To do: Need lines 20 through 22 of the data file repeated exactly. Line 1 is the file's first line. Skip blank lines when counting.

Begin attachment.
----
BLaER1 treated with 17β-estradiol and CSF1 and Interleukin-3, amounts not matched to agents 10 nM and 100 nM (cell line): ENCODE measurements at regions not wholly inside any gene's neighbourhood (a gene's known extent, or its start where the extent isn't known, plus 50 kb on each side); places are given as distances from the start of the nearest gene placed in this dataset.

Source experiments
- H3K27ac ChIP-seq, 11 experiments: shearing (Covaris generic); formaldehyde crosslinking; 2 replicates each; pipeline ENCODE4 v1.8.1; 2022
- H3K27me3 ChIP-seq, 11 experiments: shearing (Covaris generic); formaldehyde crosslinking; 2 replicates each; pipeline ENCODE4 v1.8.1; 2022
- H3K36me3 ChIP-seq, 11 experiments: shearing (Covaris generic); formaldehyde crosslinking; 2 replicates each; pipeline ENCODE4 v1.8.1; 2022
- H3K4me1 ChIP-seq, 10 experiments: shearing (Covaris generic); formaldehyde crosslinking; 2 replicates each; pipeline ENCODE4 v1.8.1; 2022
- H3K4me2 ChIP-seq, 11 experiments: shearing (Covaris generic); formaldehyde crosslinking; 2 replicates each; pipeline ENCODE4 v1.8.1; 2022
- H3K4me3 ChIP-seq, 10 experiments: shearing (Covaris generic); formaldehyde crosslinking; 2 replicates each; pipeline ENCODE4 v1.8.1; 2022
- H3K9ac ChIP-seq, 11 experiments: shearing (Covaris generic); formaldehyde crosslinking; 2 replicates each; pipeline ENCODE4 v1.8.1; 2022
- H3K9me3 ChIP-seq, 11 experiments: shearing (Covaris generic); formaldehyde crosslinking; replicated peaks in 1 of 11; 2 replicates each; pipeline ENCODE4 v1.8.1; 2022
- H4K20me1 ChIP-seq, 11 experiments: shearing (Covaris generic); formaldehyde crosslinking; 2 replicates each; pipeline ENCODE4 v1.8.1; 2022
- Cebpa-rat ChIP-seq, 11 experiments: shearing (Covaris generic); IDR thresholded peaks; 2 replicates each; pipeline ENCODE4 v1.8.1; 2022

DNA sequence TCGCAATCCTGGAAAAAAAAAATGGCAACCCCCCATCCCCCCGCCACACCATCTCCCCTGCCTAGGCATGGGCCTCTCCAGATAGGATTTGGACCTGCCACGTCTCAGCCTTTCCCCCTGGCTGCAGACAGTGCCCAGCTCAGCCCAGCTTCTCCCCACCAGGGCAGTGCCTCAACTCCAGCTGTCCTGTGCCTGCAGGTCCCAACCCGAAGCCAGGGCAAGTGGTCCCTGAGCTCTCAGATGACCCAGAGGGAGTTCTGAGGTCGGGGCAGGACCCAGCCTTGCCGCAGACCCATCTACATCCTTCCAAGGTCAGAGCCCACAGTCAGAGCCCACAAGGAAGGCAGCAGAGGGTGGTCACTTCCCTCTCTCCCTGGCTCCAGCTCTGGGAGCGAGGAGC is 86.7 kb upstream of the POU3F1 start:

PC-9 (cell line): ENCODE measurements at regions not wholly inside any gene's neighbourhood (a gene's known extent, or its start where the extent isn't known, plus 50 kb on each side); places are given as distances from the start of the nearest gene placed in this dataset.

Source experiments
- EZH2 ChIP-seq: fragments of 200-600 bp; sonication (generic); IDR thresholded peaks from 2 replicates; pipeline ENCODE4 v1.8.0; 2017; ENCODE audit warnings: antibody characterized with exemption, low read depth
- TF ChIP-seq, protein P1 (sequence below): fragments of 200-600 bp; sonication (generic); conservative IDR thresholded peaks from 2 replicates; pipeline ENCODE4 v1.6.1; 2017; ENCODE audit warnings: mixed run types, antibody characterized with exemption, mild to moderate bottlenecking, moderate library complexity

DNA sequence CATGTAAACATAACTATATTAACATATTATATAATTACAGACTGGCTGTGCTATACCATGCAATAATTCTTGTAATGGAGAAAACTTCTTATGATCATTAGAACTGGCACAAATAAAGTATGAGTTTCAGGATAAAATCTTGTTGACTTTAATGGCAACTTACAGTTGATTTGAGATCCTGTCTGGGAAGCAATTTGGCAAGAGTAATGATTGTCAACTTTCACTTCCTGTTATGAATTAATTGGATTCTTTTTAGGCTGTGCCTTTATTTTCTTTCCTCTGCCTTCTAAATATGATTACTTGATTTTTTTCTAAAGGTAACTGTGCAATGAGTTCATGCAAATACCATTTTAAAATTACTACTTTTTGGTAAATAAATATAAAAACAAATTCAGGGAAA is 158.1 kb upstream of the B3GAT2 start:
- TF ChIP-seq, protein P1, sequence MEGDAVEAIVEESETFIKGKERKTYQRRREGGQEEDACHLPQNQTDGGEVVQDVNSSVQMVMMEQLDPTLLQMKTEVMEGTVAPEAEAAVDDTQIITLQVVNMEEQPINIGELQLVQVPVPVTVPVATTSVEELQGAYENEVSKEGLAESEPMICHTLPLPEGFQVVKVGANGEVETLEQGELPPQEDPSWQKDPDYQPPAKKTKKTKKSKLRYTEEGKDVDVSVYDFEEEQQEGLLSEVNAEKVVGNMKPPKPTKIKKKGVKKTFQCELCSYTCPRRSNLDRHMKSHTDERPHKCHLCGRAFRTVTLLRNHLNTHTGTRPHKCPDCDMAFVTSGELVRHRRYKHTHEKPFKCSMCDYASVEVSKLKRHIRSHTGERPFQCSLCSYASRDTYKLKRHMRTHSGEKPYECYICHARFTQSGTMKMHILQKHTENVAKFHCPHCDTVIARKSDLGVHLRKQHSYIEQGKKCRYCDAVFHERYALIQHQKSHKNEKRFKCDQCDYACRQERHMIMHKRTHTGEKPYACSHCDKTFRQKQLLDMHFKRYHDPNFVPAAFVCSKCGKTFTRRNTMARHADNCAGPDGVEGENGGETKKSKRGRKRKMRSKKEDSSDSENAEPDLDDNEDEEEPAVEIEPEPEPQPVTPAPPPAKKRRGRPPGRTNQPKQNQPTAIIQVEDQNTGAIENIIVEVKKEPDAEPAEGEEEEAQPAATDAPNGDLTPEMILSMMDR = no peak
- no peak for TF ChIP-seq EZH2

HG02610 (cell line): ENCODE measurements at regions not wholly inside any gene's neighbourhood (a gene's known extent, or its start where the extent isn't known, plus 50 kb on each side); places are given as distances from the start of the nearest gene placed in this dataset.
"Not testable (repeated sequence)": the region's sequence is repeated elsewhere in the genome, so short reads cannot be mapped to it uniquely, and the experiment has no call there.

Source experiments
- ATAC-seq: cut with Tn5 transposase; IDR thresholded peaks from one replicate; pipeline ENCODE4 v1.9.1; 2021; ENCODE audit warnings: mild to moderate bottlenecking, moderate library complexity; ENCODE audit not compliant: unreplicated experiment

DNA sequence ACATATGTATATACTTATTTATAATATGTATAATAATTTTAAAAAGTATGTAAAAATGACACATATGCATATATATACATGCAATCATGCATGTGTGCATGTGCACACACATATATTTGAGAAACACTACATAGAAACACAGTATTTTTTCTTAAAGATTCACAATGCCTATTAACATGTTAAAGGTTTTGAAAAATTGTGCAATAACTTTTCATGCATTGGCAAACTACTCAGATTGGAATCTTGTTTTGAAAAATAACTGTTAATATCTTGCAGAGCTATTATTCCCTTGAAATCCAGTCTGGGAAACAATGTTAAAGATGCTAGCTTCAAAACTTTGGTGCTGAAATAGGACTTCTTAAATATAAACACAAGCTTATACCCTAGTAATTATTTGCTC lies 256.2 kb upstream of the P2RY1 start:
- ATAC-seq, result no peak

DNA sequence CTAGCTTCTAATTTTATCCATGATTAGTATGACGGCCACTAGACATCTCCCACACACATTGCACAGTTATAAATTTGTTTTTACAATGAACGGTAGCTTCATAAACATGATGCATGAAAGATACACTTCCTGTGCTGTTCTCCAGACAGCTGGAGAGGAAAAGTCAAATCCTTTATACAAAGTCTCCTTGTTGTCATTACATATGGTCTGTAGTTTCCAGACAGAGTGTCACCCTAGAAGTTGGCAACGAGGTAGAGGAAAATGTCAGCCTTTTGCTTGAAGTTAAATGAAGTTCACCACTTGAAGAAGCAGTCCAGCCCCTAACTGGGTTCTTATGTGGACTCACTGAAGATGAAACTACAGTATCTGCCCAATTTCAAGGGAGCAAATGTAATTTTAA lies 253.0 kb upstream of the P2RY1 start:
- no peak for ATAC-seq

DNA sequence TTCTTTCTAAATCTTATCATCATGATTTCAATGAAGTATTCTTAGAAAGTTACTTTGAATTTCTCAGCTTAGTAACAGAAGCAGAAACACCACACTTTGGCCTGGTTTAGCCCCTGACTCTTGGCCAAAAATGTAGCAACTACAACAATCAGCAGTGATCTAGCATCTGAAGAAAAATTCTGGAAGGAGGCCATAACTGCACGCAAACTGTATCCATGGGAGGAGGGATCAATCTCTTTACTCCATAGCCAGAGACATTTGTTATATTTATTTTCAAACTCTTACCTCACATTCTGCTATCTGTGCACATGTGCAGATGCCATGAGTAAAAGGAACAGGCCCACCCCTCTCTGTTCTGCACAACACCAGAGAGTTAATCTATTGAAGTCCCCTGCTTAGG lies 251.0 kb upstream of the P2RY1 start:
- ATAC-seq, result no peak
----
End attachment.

- no peak for TF ChIP-seq EZH2

HG02610 (cell line): ENCODE measurements at regions not wholly inside any gene's neighbourhood (a gene's known extent, or its start where the extent isn't known, plus 50 kb on each side); places are given as distances from the start of the nearest gene placed in this dataset.
"Not testable (repeated sequence)": the region's sequence is repeated elsewhere in the genome, so short reads cannot be mapped to it uniquely, and the experiment has no call there.